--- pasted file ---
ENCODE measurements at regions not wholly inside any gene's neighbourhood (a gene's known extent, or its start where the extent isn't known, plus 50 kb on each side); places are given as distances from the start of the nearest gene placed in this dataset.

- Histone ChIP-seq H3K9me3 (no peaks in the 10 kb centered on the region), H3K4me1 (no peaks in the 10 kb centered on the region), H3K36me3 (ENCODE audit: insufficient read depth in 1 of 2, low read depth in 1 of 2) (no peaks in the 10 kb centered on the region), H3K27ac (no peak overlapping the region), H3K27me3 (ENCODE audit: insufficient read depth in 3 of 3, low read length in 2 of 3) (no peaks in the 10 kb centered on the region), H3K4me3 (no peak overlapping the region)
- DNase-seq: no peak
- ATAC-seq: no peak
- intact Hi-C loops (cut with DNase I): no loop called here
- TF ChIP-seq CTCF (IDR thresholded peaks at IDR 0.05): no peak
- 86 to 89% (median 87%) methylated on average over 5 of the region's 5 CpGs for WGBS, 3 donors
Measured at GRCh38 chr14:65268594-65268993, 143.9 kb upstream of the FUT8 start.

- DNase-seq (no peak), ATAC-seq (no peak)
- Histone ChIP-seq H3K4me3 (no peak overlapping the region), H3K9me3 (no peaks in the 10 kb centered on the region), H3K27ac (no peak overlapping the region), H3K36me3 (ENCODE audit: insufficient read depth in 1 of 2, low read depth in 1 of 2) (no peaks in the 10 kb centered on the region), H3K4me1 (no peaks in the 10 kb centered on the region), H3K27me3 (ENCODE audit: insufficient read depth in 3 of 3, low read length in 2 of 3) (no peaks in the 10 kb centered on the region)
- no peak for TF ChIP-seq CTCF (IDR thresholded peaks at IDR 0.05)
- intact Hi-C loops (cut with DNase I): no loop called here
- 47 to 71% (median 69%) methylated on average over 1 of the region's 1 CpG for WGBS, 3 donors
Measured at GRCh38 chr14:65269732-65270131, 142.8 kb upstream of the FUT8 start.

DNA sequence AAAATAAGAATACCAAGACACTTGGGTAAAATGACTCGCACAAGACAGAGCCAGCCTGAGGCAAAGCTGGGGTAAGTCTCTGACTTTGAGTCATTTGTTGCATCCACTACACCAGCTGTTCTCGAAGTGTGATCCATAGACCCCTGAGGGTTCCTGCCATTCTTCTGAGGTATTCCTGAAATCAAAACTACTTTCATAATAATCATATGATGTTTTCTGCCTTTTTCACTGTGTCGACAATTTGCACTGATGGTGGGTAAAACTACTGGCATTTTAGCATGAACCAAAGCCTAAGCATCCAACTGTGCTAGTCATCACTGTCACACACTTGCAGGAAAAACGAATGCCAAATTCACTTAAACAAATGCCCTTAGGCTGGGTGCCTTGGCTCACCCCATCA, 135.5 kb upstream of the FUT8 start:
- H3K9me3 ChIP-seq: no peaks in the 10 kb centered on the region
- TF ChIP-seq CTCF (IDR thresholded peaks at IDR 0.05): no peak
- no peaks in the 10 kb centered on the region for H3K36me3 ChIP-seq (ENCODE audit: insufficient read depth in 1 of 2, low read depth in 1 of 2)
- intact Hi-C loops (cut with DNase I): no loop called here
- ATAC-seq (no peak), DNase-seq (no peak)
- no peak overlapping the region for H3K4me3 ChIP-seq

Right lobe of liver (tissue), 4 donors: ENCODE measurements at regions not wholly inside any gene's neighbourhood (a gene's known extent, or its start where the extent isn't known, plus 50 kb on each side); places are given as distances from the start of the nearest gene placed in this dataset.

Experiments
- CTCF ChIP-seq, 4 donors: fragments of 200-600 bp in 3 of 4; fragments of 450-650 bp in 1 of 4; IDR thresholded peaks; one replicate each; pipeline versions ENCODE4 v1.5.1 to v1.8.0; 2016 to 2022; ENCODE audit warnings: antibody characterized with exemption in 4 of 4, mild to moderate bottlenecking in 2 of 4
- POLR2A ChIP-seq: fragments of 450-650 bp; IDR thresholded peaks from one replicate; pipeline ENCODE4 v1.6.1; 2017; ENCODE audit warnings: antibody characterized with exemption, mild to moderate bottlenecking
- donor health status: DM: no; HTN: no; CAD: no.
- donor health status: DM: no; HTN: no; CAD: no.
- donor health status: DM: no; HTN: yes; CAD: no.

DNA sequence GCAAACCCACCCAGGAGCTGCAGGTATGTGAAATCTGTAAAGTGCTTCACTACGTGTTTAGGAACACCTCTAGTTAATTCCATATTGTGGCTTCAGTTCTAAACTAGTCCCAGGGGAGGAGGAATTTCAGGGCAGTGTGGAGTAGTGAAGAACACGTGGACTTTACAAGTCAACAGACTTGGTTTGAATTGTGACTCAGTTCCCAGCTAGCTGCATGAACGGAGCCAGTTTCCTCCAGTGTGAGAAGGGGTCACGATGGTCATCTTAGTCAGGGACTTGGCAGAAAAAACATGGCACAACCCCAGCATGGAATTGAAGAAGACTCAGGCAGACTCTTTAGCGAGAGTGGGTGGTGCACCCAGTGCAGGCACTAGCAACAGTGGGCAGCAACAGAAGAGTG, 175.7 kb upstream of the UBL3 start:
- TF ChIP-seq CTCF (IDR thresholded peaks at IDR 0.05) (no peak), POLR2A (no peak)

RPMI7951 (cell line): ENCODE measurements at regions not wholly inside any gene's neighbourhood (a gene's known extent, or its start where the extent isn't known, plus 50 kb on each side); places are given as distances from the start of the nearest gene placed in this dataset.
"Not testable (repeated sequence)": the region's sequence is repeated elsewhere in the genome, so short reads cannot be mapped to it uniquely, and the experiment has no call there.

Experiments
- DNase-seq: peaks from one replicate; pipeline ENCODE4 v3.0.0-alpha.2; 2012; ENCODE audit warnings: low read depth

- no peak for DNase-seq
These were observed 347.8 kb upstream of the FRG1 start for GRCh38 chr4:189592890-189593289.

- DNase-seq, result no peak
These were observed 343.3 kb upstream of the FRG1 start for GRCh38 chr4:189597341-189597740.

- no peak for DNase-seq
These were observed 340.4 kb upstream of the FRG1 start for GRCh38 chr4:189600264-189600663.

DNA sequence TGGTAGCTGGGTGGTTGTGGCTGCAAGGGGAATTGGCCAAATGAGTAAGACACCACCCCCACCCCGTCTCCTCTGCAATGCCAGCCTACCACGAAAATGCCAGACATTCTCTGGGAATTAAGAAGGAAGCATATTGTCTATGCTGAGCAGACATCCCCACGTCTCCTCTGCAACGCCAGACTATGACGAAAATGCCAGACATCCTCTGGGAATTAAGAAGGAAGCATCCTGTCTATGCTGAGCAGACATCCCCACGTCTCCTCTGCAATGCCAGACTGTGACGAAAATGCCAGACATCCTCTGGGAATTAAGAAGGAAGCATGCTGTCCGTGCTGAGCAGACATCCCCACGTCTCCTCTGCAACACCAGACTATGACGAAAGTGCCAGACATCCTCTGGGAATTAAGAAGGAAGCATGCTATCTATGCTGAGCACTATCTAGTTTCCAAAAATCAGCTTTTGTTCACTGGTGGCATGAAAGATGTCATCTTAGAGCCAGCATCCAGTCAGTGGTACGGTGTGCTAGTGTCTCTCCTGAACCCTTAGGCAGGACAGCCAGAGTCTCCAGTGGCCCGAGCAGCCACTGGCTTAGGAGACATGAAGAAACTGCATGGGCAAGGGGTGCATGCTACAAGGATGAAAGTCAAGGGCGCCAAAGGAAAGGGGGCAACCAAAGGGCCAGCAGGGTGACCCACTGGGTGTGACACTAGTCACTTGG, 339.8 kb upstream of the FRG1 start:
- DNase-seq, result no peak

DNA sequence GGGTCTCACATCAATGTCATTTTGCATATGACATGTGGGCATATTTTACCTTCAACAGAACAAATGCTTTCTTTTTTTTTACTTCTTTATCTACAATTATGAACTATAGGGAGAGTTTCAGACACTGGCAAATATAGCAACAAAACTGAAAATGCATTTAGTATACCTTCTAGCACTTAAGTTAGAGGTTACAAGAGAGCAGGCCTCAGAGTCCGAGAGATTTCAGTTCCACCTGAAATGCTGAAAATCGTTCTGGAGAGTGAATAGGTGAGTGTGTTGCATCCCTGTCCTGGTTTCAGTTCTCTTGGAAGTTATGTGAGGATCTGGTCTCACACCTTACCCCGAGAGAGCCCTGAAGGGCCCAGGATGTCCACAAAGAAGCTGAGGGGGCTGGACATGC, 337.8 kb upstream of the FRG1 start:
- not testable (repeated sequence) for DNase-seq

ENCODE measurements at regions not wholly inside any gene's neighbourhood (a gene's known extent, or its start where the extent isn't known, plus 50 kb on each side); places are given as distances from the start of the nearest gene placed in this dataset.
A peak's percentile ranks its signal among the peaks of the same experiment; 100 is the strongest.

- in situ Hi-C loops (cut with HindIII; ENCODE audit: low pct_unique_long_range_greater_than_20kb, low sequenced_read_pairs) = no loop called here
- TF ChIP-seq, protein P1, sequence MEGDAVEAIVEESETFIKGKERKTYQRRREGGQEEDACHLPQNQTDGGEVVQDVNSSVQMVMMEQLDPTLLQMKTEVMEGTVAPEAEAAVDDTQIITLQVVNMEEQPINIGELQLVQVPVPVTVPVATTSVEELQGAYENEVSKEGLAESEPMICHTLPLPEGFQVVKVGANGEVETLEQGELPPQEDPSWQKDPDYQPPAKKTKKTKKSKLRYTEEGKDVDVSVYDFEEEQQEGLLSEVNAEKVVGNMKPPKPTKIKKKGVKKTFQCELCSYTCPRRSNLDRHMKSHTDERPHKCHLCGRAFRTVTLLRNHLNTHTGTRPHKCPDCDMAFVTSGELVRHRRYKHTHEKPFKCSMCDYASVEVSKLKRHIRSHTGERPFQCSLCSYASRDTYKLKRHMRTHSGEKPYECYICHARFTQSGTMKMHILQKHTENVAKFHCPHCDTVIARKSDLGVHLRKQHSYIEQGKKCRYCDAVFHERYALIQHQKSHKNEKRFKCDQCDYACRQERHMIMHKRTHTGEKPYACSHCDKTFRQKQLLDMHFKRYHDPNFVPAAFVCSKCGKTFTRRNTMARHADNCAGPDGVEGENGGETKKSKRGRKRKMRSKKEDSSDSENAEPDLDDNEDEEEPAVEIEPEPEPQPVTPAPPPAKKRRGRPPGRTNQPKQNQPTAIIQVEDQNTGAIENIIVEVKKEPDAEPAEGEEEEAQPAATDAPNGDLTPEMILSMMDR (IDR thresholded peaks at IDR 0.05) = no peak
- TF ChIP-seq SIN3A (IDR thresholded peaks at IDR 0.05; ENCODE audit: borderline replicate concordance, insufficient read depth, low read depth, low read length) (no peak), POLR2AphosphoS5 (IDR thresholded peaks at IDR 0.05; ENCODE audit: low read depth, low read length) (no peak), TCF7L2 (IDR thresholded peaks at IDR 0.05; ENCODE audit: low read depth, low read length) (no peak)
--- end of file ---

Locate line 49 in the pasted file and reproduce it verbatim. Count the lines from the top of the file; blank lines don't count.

- TF ChIP-seq SIN3A (IDR thresholded peaks at IDR 0.05; ENCODE audit: borderline replicate concordance, insufficient read depth, low read depth, low read length) (no peak), POLR2AphosphoS5 (IDR thresholded peaks at IDR 0.05; ENCODE audit: low read depth, low read length) (no peak), TCF7L2 (IDR thresholded peaks at IDR 0.05; ENCODE audit: low read depth, low read length) (no peak)